Ok, so this one is not technically one post. Rather, it’s five posts that I wrote as I prepared for my “Monsters, Race, and Comics” class this past fall. When I started thinking about that course, I knew I wanted to have students read the first two volumes of Killadelphia because Rodney Barnes and Jason Shawn Alexander’s series uses horror and the gothic to highlight the ways that we tell stories and specifically the ways that we present history. I specifically looked at the ways that Killadelphia presents Jupiter’s and Sally Hemings’ stories, through the white perspectives of Abigail Adams and Thomas Jefferson and then reverses that perspective, specifically with Jupiter, to undercut the dominant narrative. While Sally does not get the same reversal, her narrative arc highlights the ways that whiteness works only to support and increase its own positions.

When I taught Killadelphia, students really enjoyed it, and I wish I had them read volume three where we see the introduction of Anansi and discussions of religion more at the forefront. This would have paired well with Greg Anderson Elysée’s Is’Nana The Were-SpiderHowever, I didn’t do that, partly because of time. If I taught this course again, I may have students read all of Killadelphia, at least the issues that have come out at the time of the class, because as I continue to read the series, more and more discussions about memory, stories, faith, and other topics arise that make it a text full of possible discussion topics for class.

Killadelphia’s narrative and style impacted students in the class, and this can be seen in some of their graphic narrative/script pieces, notably this comic that students did about LGBTQ+ teens being abducted and the intersections between religion and LGBTQ+ discrimination. What I love about this is that students took inspiration from Killadelphia, along with Nita Hawes Nightmare Blog, and made their own story of it. They highlighted how we are all in conversation with one another, taking inspiration from other artists and making something new, conversing with artists across the page, across geography, across time, to discover something about ourselves and the world around us. I fretted over how that project would go, but seeing the finished scripts and projects, my fears subsided because students showcased how they took what they learned in class and created pieces that illuminated themselves and the world around them.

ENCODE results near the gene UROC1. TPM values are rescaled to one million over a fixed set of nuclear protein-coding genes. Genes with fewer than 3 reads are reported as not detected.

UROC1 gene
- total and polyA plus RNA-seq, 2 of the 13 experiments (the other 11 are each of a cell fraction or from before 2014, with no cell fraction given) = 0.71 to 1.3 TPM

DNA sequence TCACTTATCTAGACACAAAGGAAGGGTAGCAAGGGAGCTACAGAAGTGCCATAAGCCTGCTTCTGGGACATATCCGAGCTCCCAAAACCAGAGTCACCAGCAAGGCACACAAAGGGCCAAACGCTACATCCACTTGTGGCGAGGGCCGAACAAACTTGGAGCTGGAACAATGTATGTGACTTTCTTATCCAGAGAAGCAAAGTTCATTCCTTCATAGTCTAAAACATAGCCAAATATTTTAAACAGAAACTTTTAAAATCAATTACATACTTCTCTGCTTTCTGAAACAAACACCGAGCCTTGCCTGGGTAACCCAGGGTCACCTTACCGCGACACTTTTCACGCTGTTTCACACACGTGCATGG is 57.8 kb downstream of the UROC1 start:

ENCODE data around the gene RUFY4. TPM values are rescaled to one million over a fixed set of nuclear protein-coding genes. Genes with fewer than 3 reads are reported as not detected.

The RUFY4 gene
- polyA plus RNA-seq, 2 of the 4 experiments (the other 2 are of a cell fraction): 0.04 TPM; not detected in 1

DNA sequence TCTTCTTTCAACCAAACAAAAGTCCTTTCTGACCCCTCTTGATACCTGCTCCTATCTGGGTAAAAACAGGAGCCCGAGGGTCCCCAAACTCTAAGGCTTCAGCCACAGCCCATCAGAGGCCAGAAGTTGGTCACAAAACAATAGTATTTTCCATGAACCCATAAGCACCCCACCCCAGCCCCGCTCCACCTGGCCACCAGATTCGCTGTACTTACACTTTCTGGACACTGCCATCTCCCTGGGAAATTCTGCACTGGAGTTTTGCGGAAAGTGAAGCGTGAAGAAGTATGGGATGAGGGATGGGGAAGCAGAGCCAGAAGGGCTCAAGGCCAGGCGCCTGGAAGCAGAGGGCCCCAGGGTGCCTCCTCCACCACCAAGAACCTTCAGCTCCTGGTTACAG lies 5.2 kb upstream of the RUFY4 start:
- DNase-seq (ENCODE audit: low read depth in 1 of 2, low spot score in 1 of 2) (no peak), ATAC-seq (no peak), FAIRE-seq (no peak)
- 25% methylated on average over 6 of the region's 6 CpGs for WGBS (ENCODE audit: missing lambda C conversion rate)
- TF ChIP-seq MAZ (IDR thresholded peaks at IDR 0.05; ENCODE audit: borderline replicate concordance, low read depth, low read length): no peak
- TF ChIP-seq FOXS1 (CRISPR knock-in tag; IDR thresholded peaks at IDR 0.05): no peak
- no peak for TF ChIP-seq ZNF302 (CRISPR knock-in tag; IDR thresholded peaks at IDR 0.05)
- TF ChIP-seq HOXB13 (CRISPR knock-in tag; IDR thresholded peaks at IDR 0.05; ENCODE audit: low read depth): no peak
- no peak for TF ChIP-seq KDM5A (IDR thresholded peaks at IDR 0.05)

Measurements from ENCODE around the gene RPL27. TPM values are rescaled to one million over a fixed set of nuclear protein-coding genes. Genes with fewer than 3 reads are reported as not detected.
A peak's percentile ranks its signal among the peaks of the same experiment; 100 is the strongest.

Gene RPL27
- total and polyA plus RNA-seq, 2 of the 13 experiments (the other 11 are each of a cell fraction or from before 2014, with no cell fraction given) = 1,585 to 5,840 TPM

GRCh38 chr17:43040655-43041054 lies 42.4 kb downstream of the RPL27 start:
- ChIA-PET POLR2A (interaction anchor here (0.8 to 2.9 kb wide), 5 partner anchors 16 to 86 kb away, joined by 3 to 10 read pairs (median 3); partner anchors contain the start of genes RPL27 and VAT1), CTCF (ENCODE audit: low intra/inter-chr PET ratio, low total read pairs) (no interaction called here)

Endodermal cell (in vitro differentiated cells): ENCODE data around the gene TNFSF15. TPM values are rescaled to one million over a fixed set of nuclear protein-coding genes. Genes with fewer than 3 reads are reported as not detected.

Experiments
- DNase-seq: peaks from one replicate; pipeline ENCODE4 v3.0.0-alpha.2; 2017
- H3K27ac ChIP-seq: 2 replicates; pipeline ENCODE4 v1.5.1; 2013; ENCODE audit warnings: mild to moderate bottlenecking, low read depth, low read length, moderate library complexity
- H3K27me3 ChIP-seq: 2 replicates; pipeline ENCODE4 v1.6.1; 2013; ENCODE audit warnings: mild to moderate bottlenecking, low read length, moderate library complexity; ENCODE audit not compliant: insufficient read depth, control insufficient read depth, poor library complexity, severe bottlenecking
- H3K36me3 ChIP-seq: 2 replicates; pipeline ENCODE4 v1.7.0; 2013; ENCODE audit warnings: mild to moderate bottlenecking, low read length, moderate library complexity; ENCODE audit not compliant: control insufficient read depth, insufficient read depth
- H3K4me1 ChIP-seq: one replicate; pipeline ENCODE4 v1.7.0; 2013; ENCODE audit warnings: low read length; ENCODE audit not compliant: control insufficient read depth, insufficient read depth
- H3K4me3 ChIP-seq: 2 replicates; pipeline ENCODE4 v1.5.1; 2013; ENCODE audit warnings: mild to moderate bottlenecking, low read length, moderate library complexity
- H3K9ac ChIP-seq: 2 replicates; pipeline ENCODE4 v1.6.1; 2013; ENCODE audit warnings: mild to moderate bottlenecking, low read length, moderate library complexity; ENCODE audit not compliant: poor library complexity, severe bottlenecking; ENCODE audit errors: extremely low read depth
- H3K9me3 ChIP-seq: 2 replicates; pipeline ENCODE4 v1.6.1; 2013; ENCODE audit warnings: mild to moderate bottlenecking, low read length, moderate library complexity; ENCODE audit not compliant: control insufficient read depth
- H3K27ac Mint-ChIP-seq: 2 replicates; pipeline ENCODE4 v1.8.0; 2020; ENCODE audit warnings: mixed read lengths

Top Five Favorite Books I’ve Read This Year

This past year, I’ve read about 90 books. That includes novels, graphic novels, plays, and other texts. Below is a list of five of my favorite books from this past year. I may, in a future post, write some more about what makes these books my favorites.

  • Baldwin, James Giovanni’s Room
  • Lewis, Sinclair It Can’t Happen Here
  • Pichetshote, Pornsak and Alexandre Tefenkgi The Good Asian
  • Ram V. and Filipe Andrade The Many Deaths of Laila Starr
  • Whitman, James Q. Hitler’s American Model: The United States and the Making of Nazi Race Law
  • What are some of your favorite posts? Favorite books? Thoughts? As always, let me know in the comments below. Make sure to follow me on Twitter @silaslapham.